CUNY Literary Journals

Although there is a conviction in many MFA writing programs that students should publish in journals far afield from their schools, most writers crave all the space they can get. Fortunately, CUNY has a variety of paper and online journals ranging from the revered Fiction out of City College to the more topic-focused J, from the John Jay School of Criminal Justice.

There is also Ozone Park Journal, an online publication from Queens College, whose fiction is edited by MFA student Ann Podracky. Demonstrating that she is an editor who can also write, Podracky at the March Turnstyle Reading treated her audience to a hilarious and touching piece of short prose about a woman and her elderly mother's longtime obsession with counting calories and watching -- but not necessarily exercising with -- vintage fitness guru Jack LaLanne.

The journals seem to have as many personalities and styles as the MFA programs professors and teachers. Some, like Ozone Park Journal, are student driven. In others, like Fiction, students compete for space with some of the country's most prominent authors. And so it is heartening to find something like this: Raymond Strom who, according to his biography worked in a restaurant and lived in Queens while an MFA student at City College, had his first published piece in the 2007 edition of Fiction, which also contains a story by Joyce Carol Oates.Strom delivers a searing yet unsentimental story of two brothers abandoned by their mother.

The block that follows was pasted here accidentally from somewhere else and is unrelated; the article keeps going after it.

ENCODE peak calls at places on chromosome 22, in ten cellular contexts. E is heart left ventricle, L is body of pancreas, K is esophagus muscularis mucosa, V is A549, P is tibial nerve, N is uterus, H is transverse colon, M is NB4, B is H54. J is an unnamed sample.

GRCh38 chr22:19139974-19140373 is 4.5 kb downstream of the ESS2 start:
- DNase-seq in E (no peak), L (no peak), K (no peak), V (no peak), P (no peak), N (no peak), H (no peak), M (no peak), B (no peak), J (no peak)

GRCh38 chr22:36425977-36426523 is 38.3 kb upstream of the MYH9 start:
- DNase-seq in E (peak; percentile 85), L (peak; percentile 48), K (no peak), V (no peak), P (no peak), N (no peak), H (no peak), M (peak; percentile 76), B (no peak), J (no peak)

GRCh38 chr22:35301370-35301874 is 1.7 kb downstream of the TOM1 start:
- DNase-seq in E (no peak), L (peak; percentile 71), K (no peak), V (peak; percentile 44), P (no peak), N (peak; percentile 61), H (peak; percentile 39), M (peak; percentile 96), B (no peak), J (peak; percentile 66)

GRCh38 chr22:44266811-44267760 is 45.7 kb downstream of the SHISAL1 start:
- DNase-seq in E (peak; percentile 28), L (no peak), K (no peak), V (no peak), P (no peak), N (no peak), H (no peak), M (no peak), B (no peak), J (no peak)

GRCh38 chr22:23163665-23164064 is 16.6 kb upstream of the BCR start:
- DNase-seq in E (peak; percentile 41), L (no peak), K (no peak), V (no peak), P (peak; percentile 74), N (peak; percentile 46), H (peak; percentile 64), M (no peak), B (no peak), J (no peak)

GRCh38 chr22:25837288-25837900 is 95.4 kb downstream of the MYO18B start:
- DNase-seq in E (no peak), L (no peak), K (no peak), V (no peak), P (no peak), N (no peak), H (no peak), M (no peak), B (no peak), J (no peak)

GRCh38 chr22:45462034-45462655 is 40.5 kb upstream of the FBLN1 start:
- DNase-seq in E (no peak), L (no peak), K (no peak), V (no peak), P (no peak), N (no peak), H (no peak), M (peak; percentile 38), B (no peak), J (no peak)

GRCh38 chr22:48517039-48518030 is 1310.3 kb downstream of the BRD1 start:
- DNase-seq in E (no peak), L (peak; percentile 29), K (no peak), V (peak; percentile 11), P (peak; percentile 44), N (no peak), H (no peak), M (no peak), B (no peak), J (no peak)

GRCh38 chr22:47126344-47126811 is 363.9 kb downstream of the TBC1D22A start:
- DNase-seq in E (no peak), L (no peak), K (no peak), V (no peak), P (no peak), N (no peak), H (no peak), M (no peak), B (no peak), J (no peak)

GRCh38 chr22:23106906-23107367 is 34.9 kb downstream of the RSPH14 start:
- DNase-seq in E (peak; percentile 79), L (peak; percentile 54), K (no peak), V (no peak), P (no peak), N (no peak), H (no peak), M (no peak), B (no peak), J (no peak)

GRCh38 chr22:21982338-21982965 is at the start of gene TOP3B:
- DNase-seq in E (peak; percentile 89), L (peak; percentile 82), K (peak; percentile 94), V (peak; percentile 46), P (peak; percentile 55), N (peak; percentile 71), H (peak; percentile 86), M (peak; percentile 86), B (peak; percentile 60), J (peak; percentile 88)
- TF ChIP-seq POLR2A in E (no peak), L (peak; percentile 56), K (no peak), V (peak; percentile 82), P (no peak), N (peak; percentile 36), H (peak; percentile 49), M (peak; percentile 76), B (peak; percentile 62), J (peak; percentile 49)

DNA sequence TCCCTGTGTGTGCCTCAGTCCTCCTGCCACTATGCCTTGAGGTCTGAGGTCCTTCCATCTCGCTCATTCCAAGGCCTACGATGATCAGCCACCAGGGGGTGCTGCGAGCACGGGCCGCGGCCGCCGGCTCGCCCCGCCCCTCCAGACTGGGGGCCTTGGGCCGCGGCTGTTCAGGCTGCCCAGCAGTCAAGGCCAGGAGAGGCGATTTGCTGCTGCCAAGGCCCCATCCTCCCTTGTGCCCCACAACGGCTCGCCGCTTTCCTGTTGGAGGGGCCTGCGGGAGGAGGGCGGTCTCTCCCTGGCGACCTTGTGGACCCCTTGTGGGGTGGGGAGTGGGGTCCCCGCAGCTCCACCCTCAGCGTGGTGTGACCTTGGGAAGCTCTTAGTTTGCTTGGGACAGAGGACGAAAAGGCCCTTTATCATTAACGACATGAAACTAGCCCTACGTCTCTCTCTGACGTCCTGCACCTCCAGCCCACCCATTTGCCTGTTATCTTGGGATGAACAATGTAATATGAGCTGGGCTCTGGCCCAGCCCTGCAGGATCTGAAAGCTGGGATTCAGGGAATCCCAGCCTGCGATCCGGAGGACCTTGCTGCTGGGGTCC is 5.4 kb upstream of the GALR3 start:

If a cliche might be forgiven in this article about writing, necessity is also the mother of invention. And so two graduates of the MFA fiction writing program at Brooklyn recently set out to create their own journal, Electric Literature, a publication for the technological age and evidence that novelist Colum McCann of Hunter is correct when he says he learns about the latest innovations of our age from students. These students, Andy Hunter and Scott Lindenbaum, were recently profiled in The New York Times, which described one of their latest coups: Author Rick Moody "tweeted" a story to them over three days.